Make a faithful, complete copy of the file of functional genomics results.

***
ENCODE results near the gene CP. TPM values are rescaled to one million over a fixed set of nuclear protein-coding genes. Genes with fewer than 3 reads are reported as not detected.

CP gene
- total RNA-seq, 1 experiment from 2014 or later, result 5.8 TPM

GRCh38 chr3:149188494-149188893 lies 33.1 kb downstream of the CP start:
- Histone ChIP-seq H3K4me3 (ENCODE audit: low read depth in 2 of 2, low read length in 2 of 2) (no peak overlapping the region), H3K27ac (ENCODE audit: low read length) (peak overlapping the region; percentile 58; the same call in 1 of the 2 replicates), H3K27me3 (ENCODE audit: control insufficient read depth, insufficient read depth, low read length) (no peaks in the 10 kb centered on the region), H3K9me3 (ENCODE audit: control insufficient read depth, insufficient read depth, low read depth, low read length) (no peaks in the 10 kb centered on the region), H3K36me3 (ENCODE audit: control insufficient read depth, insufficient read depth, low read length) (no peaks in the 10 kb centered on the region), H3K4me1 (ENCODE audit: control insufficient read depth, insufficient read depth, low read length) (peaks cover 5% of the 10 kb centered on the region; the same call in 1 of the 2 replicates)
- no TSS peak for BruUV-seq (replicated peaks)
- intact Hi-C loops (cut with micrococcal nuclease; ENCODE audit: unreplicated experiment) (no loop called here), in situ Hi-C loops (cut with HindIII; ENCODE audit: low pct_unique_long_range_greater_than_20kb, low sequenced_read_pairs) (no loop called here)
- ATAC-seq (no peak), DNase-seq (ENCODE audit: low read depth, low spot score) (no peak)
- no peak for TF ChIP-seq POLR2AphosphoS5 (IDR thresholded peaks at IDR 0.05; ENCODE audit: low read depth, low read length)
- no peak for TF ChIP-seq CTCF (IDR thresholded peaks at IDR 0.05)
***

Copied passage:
ENCODE results near the gene CP. TPM values are rescaled to one million over a fixed set of nuclear protein-coding genes. Genes with fewer than 3 reads are reported as not detected.

CP gene
- total RNA-seq, 1 experiment from 2014 or later, result 5.8 TPM

GRCh38 chr3:149188494-149188893 lies 33.1 kb downstream of the CP start:
- Histone ChIP-seq H3K4me3 (ENCODE audit: low read depth in 2 of 2, low read length in 2 of 2) (no peak overlapping the region), H3K27ac (ENCODE audit: low read length) (peak overlapping the region; percentile 58; the same call in 1 of the 2 replicates), H3K27me3 (ENCODE audit: control insufficient read depth, insufficient read depth, low read length) (no peaks in the 10 kb centered on the region), H3K9me3 (ENCODE audit: control insufficient read depth, insufficient read depth, low read depth, low read length) (no peaks in the 10 kb centered on the region), H3K36me3 (ENCODE audit: control insufficient read depth, insufficient read depth, low read length) (no peaks in the 10 kb centered on the region), H3K4me1 (ENCODE audit: control insufficient read depth, insufficient read depth, low read length) (peaks cover 5% of the 10 kb centered on the region; the same call in 1 of the 2 replicates)
- no TSS peak for BruUV-seq (replicated peaks)
- intact Hi-C loops (cut with micrococcal nuclease; ENCODE audit: unreplicated experiment) (no loop called here), in situ Hi-C loops (cut with HindIII; ENCODE audit: low pct_unique_long_range_greater_than_20kb, low sequenced_read_pairs) (no loop called here)
- ATAC-seq (no peak), DNase-seq (ENCODE audit: low read depth, low spot score) (no peak)
- no peak for TF ChIP-seq POLR2AphosphoS5 (IDR thresholded peaks at IDR 0.05; ENCODE audit: low read depth, low read length)
- no peak for TF ChIP-seq CTCF (IDR thresholded peaks at IDR 0.05)